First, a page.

As Built

Room Dimensions294.5 x 294.5 x 147 inches(L x W x H)
Distance from each wall 98.17 x 98.17 x 49.00 inches(Back x Side x Floor)

Keep in mind that the problem frequencies in row 27 are only a problem if the seating position puts the listener in a null or peak for them. Of course, if there are many problem frequencies (such as the 19 instances in the "As Built" dimensions), it is difficult or impossible to pick a good seating position. The number of problem frequencies can be significantly reduced if the room's dimensions are chosen well to begin with.

Placement of Seats
Once you've determined the proper room dimensions, you can figure out good spots to place your seats. Enter the seating distance from the back wall, side wall, and floor into cells C12 through C14. The placement of the seating makes a big difference in the sound because different frequencies have peaks and nulls in different spots in your room. To try this out, enter into the spreadsheet the following dimensions (they're from my own home theater):

My Home Theater

Room Dimensions224.5 x 165.5 x 94.375 inches(L x W x H)
Distance from each wall75 x 83 x 32 inches(Back x Side x Floor)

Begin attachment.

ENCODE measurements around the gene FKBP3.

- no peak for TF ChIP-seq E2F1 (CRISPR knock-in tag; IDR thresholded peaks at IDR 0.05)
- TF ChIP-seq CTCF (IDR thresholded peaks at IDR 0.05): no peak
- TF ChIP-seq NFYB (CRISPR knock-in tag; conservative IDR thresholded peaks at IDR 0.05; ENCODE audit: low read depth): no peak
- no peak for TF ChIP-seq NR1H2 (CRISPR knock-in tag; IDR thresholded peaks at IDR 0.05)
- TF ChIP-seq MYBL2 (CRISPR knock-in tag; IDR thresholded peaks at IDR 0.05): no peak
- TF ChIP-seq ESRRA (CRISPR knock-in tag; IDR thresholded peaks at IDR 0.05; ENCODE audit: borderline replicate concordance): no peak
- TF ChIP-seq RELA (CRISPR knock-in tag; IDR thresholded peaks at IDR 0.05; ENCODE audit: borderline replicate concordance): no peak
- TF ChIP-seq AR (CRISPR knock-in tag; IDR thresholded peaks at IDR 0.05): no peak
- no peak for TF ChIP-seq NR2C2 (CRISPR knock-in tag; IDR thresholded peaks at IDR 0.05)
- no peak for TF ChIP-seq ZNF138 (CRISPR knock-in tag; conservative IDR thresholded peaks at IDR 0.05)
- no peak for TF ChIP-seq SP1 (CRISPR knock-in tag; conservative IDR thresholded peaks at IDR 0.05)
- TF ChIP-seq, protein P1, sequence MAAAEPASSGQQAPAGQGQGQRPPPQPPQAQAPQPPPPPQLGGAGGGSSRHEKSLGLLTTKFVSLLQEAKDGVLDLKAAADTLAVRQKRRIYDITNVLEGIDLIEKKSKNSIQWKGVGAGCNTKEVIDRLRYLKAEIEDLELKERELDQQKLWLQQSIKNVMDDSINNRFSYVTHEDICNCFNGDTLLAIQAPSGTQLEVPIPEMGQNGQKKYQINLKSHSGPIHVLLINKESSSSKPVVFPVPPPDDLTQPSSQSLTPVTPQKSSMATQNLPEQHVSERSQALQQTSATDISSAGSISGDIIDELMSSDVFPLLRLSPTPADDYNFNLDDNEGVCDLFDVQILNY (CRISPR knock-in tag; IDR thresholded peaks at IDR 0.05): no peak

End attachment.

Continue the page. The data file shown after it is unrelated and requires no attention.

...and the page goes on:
My head is positioned one third of the room's length from the back of the room, exactly in the middle of the room's width, and approximately one third of the height above the floor. For my room and seating position, the following frequencies have peaks at my main listening position:

Room Length90.5181.0271.6(Harmonics 3, 6, and 9)
Room Width81.9163.7245.6(Harmonics 2, 4, and 6)
Room Height215.3(Harmonic 3)

When choosing seat locations, try to avoid positions at which a frequency has a double or triple peak. The January '99 "HTA" discusses a room with several such peaks. My seating position has no double or triple peaks at all. I have included a table in the spreadsheet that automatically calculates the double and triple peaks. If you're interested in these calculations, they start in cell AJ86.

Placing the listener in a null for a particular frequency is even more problematic than a peak. As described in the January '99 "HTA," if a listener sits in a null, there is no way to compensate for this. An equalizer can be used to reduce peaks, but you can't boost the frequency in a null.

Again, consider "My Home Theater" dimensions and seating position. The seating position is exactly in the middle of the room's width. The diagram on page 48 of the January '99 "HTA" shows the peaks and nulls for the first eight axial modes. It is clear that the halfway point in a room includes nulls at the 1st, 3rd, 5th, and 7th harmonics for that dimension.

You must avoid seating positions at any nulls. By selecting the right seating position (even if you have a room that is merely okay acoustically), you can achieve better sound. My seating position coincides with nulls at several frequencies, so I am looking at ways to change my seating position relative to the width of the room. I have included a table that automatically calculates single, double, and triple nulls.

If you are interested in the calculations not in the main body of the spreadsheet, they can be found in cells AJ69 through BS178. I hope you enjoy working with the spreadsheet. If you have any questions, please let me know via the e-mail link at the top of this article.